"Just so, never is the gospel of Jesus Christ more beautiful than in times of intense need, or in times of a severe storm within us as individuals, or in times of confusion and turmoil."
- Harold B. Lee, "A Blessing for the Saints," General Conference, October 1972
Click here to read or listen to the full talk

I love lessons taught with powerful analogies and imagery. President Lee's story of seeing the Manti temple shining through a snowstorm is a great example. The temple is the perfect focus for this analogy, since it's the source of so much that we find meaningful and important. Storms that would attempt to obscure it or hide its beauty only emphasize the inherent power of the structure, and all that it represents.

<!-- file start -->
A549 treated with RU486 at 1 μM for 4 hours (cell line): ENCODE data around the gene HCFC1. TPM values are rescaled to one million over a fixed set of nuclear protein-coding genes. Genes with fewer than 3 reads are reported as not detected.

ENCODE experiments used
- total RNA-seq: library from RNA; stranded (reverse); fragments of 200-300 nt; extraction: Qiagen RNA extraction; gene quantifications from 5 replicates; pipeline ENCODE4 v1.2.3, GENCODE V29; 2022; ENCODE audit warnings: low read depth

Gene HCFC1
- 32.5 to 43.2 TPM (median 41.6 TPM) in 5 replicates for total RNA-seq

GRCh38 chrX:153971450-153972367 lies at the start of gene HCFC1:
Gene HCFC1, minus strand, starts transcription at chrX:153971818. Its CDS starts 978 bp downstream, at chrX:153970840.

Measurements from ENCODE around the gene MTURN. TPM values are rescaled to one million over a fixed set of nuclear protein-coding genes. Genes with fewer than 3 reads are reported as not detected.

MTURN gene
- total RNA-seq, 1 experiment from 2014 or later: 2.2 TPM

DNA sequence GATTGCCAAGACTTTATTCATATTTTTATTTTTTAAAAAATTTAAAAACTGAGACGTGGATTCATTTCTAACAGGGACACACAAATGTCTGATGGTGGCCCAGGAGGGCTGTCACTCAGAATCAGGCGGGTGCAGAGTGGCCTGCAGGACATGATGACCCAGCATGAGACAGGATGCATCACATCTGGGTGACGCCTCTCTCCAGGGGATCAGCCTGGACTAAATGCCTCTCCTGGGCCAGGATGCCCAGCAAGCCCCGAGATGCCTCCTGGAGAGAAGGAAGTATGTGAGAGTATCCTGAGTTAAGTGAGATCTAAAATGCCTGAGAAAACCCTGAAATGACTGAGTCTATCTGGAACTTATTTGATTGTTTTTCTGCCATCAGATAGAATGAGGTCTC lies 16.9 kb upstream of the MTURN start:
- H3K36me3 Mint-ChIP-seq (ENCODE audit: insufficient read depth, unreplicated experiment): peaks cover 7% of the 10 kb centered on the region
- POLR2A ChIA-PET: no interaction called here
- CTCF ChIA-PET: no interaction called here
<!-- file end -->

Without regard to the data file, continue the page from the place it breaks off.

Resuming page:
The extension of the analogy to the rest of the gospel provides food for thought. When we feel those times of need or challenge, especially the "intense" ones, and are surrounded by "confusion and turmoil" by the circumstances of mortality, we know we have somewhere to turn that will give us light and hope. Having a solid foundation of understanding before the "severe storm" comes makes all the difference in how we are able to draw on the power of the gospel of Jesus Christ.

(Compilation and commentary by David Kenison, Orem, Utah, 2017)